Bokashi compost consists of two steps: 1. Pickling the kitchen wastes with Bokashi bran, 2. Mix or bury them into native soil to complete the composting process. For the second step, instead of digging a hole and burying them into the hole, I used a hollowed up bucket to build up the compost so I can use them directly to fertilize plants. This was called the “Soil Maker” technique by some experts. Well, I got a big surprise when I open up the Soil Maker bucket at the end of the 2nd stage. Check out the video: Be forewarned that you probably don’t want to watch this while eating.
It was all crawling with some kind of worms, maggots, or larvaes. They are called Black Soldier Fly larvaes, I later found out that they’re beneficial bugs, believe it or not. People actually harvest them to feed the chickens, ducks and birds. Very interesting and gross. I never intended to grow them but they showed up and ate up half of the pickled Bokashi kitchen waste.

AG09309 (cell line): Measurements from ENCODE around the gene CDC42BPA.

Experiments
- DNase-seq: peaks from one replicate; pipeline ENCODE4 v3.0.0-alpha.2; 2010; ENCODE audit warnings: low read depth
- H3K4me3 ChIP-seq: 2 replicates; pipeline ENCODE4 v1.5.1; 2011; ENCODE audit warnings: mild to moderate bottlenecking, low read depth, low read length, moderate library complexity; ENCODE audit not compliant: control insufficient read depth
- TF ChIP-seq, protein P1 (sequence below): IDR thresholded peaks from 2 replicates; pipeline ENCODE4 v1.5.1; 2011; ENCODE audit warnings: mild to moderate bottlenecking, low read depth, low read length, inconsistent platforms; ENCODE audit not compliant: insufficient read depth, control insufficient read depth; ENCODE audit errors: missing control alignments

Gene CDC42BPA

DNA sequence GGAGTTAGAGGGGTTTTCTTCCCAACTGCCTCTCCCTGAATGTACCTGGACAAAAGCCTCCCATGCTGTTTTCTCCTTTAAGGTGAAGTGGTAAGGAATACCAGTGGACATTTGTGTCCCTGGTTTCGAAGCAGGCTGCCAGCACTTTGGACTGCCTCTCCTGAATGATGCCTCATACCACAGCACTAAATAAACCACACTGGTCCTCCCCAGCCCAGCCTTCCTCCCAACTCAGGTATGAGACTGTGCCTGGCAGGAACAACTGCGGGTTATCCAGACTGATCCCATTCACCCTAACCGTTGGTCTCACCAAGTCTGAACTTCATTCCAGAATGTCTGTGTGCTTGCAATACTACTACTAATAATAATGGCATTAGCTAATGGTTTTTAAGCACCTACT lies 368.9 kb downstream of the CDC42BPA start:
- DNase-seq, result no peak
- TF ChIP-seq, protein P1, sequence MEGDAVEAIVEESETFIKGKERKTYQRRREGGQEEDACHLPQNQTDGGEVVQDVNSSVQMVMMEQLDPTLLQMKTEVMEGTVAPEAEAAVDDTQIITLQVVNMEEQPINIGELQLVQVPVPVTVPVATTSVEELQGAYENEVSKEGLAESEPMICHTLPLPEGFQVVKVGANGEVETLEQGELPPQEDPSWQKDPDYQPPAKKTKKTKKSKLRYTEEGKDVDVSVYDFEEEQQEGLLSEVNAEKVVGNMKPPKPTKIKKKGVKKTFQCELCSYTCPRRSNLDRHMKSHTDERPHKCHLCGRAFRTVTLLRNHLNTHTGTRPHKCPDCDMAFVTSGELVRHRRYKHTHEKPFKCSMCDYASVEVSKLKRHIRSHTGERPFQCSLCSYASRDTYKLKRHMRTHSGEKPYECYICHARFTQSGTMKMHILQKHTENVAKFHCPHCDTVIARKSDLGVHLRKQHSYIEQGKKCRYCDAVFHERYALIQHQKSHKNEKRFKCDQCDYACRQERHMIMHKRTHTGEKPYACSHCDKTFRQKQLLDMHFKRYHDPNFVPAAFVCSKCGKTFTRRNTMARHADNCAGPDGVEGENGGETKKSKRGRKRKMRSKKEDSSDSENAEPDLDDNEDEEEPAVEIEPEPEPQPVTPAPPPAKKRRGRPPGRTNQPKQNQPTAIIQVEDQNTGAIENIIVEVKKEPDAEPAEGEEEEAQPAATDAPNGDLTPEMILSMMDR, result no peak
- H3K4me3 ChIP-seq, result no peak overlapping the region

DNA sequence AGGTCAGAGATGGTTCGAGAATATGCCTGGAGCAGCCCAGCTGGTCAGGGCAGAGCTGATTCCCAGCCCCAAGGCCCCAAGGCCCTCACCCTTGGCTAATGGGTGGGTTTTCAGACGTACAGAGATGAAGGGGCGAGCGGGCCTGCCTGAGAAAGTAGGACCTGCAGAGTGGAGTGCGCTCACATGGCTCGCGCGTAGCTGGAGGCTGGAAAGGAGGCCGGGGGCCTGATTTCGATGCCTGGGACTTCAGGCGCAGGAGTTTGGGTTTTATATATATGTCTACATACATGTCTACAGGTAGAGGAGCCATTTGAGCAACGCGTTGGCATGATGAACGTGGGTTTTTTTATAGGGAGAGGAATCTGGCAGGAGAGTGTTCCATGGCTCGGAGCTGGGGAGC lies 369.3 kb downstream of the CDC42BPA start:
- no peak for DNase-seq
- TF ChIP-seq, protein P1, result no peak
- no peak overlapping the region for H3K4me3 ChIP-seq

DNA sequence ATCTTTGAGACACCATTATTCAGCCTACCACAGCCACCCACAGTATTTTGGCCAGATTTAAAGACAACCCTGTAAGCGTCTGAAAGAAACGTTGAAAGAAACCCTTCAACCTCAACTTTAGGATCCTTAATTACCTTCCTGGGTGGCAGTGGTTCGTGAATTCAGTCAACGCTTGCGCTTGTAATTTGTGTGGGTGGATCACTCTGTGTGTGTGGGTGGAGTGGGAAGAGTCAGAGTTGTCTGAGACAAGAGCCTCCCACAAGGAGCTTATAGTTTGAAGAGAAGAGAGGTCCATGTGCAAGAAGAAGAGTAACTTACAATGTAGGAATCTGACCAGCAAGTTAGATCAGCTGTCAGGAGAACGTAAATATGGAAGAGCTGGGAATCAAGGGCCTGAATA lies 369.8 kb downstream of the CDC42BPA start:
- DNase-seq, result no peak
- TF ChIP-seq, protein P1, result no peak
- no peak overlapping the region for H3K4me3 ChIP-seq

I learned that things don’t always turn out to be what you expected. If that happened, you may learn something from it.